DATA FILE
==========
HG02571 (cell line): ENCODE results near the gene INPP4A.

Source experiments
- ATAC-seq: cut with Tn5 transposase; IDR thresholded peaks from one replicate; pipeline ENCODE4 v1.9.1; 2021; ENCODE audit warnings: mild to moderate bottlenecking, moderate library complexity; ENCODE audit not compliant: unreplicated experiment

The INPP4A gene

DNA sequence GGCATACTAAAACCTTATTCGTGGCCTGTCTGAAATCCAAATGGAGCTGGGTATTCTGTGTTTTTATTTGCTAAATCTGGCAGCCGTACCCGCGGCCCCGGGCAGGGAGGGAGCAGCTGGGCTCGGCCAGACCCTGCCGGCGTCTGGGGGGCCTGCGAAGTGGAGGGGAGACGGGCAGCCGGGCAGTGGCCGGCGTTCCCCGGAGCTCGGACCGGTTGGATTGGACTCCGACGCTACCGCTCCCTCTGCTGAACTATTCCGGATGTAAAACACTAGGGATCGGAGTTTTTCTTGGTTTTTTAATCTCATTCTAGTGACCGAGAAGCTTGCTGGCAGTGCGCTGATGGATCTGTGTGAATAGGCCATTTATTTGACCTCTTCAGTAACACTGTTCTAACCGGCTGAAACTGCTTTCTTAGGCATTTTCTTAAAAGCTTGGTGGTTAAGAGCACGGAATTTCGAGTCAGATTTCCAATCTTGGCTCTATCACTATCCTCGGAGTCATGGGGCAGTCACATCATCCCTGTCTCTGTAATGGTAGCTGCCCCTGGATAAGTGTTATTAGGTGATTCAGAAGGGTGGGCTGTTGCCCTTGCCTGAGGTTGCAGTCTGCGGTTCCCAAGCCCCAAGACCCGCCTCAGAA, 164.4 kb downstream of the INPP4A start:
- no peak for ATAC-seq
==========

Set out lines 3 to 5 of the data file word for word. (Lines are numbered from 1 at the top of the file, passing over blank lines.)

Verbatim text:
- ATAC-seq: cut with Tn5 transposase; IDR thresholded peaks from one replicate; pipeline ENCODE4 v1.9.1; 2021; ENCODE audit warnings: mild to moderate bottlenecking, moderate library complexity; ENCODE audit not compliant: unreplicated experiment

The INPP4A gene

DNA sequence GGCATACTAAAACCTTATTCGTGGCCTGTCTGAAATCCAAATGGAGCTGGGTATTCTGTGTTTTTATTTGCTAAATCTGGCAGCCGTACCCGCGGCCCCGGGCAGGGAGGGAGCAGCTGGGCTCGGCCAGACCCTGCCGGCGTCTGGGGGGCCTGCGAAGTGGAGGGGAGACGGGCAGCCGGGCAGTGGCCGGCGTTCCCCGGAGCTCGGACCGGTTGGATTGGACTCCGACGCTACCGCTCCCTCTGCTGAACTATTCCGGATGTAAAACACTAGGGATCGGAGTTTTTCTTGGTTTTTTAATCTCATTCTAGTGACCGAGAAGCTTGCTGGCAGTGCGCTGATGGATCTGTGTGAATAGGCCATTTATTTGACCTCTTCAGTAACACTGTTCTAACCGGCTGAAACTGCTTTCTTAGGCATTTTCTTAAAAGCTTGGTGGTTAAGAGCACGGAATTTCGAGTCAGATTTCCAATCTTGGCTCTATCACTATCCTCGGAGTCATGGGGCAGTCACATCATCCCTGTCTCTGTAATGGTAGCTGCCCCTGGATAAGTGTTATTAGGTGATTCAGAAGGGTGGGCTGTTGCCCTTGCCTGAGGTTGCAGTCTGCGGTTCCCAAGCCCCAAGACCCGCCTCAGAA, 164.4 kb downstream of the INPP4A start: